You’ll also be brought plates of vermicelli rice noodles, chili peppers, cilantro, peanuts, and a bowl of fish sauce. Once the Cha Ca is ready you’ll fill your bowl with the grilled fish, green onions, noodles, and top it with everything else. The wide array of flavors compliment each other perfectly! If there is a single dish that is considered the food of Hanoi it is Cha Ca and you should absolutely try it while you’re in the capital of Vietnam.

The original Cha Ca restaurant is Chả Cá Lã Vọng and most people agree that the restaurant has become too popular for its own good. The result is higher prices, poor quality, and long wait times. Best to skip this Hanoi institution and get your Cha Ca fix elsewhere.

  • Cha ca La Vong: 14 Cha Ca street, Hoan Kiem, Hanoi
  • Cha ca Thang Long: 19, 21, 31 Đuong Thanh street, Hoan Kiem, Hanoi
  • Cha ca Anh Vu: 120 Giang Vo street, Ba Dinh, Hanoi

7. West Lake shrimp cake (Banh tom Ho Tay)

Shrimp cakes, one of top 7 specialties of Hanoi, were sold only on Co Ngu street (the old name of Thanh Nien street) in the past time but now this type of cake are also sold in the luxury restaurants.

However, most of visitors who used to go to Hanoi will eagerly seek a chance to enjoy the specialty West Lake shrimp fried cake in Banh Tom Ho Tay restaurant, not only because of shrimp cake itself, but also for the beautiful scene view at West Lake. It is so great to enjoy delicious shrimp cake here at sunset in summer.


The West lake shrimp cakes are delicious not because they were made from the precious ingredients but it was made with the chef’s love. The cake crust is made from the scrumptious flour. The shrimps are the one grown in Westlake because only this shrimps can bring customers the very unique taste.

Besides, the frying oil is the scrumptious oil also. It was boiled to the suitable degree in order for the cakes do not soak too much oil and has nice look and good taste. The sweetness, aroma of shrimp, the delicious taste of crackers and sour, spicy sauce will remind of the bland flavor at the tip of the tongue. It’s very great if you enjoy shrimp cakes when it is hot because at that time, the cake is very brittle and shrimp is not fishy.

The sauce to eat with this cake is the combination of sweet and sour tastes and cucumber, green papaya, and carrot. The eater could take a bite of the cake together with cold beer, and enjoy the nice smell coming from the stove and the breeze blowing from the lake. Then people may seek somewhere in their memory the fairy tale about the Golden Buffalo on the way looking for his lost mother, which created the West Lake.

Life has changed. The ways of selling and enjoying shrimp fried cakes are also different from the previous ones. However, the shrimp fried pancake of West Lake still keeps its traditional flavor and taste so that whoever wanting to enjoy it will be surprised at the hot, cracker cake dipped in salty, sweet, sour and spicy sauce.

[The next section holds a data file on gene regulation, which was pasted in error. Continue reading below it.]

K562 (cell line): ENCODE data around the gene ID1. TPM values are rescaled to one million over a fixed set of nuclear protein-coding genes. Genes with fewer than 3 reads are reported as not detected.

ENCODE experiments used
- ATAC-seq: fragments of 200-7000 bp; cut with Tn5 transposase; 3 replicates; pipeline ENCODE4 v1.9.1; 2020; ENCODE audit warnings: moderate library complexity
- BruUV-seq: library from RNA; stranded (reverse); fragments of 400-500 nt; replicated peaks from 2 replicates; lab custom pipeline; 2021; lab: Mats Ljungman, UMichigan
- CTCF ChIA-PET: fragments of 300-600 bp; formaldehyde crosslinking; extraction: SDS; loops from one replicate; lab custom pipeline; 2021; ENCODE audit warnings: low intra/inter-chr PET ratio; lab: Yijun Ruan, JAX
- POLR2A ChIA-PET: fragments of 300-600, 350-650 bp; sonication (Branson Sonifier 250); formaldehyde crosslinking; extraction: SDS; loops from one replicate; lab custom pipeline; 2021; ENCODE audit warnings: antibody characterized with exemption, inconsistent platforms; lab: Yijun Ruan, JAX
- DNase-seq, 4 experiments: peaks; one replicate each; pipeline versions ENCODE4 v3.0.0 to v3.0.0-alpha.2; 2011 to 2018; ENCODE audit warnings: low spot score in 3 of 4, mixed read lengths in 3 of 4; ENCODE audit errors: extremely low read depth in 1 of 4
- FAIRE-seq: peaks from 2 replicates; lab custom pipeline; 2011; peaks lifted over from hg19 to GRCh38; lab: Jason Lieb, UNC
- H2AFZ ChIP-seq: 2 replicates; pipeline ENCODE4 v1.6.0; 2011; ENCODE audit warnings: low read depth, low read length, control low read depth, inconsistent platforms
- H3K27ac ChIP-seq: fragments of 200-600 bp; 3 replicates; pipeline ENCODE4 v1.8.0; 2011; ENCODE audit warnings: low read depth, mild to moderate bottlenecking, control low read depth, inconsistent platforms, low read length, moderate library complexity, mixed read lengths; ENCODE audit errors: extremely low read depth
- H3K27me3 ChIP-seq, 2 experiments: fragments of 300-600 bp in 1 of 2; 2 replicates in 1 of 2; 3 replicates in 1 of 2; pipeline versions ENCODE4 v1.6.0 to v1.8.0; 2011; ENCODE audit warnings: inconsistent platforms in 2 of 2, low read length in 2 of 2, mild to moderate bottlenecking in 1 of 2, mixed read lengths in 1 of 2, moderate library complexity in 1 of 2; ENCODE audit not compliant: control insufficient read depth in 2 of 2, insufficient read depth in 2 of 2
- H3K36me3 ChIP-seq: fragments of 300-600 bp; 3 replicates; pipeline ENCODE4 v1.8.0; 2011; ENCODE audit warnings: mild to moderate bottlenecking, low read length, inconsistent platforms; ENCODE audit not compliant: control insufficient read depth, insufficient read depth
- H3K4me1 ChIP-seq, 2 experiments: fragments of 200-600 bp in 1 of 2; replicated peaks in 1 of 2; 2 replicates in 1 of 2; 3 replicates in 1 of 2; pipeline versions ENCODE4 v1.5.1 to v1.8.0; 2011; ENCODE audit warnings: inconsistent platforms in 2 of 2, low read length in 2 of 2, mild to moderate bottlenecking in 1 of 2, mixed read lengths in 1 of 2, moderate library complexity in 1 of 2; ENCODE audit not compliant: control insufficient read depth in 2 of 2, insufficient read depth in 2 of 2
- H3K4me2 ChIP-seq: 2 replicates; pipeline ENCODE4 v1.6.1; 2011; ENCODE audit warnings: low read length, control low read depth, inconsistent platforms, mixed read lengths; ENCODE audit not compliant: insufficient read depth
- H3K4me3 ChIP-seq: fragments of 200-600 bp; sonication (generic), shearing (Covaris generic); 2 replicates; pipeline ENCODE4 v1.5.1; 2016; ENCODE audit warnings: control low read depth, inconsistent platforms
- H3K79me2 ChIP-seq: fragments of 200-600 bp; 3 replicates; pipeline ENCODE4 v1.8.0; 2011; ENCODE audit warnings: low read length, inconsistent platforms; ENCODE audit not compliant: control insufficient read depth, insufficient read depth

• West Lake shrimp cake: Thanh nien Street, Tay Ho district, Hanoi. Price: 80k – 150k/pax

8. Bread (Banh Mi)

Bread (Banh Mi) –  everyone’s favorite snack! The term Banh Mi literally just means “bread” in Vietnamese. So any type of sandwich prepared in the country is referred to by the same name.


You will find, however, that most Banh Mi share a few common ingredients. These include a toasted French baguette, pate, mayonnaise, pickled vegetables, and coriander (cilantro). For your main ingredient you’ll generally have the choice of fried egg, barbeque pork, pork floss, and a variety of mystery meats lined up in their cart.

If you’re feeling adventurous just tell them you want a Banh Mi and you’ll get a mix of everything they have on hand.

If you want to order it without coriander make sure you memorize the phrase “không có rau mùi“!

  • Banh Mi 25: 25 Hang Ca street, Hoan Kiem, Hanoi

9. Egg Coffee (Ca phe trung)

Egg coffee (Ca phe trung) was first invented by Nguyen Giang in 1946. There was a shortage of milk in Hanoi due to the French War. Mr. Giang got creative and began adding whisked eggs to his coffee instead.

The original version was a bit, well, eggy. But over time the recipe was modified with the addition of sugar, condensed milk, and even Laughing Cow cheese (no one knows for sure, it’s a secret recipe). These days Egg Coffee is a staple of Hanoi coffee culture and a must-try while in Hanoi! Read more: Top 10 Best Coffee Shops In Hanoi Old Quarter


What does it taste like? Well, it’s incredibly thick and rich and creamy. Closer to a dessert than a beverage. Liquid tiramisu is the most accurate description we’ve heard.

Nguyen Giang still has a cafe where you can try his famous recipe, or you can grab a cup of Egg Coffee at dozens of coffee shops all over Hanoi. And if you’re heading to Southern Vietnam there is also a burgeoning egg coffee scene in Saigon!

  • Giang Cafe: 39 Nguyen Huu Huan street, Hoan Kiem, Hanoi.
  • Cafe Dinh: 13 Dinh Tien Hoang street, Hoan Kiem, Hanoi.

10. Fresh beer (Bia Hoi)

Bia Hoi is beer that is brewed fresh each day and allowed to ferment for only a short period of time. This results in a light, crisp beer than typically is just around 3% alcohol. It is then delivered daily to local Bia Hoi joints in metal kegs that are ready to be tapped and served.

You’ll find Bia Hoi down some of Hanoi’s alleyways and backstreets for as little as 6,000 VND for a glass. Expect to pay closer to 11,000 VND at more popular Bia Hoi joints around town.


Drinking Bia Hoi on a tiny plastic stool is a right-of-passage for anyone visiting Vietnam. And while the craft beer scene has been taking hold in Vietnam, most locals still prefer a cheap glass of cold Bia Hoi.

A lot of people will tell you to head straight to Beer Corner (sometimes also called Bia Hoi Junction) in the Old Quarter to get your Bia Hoi fix – makes sense, right? But sadly, none of the bars on Beer Corner actually serve Bia Hoi any longer due to narrow profit margins. Instead, they all serve plain old cans or bottles of Bia Ha Noi, Heineken, and Tiger. Regardless, you should spend an evening hanging out on Beer Corner, even if you can’t get Bia Hoi as it’s always a good time!

When exploring Hanoi’s food scene, be sure to visit local markets, street stalls, and small family-owned eateries to get an authentic taste of Vietnamese cuisine. Don’t be afraid to try something new, as Hanoi has a wide variety of delicious dishes to offer. Right now, you can order a delicious meal at one of the top restaurants in Hanoi.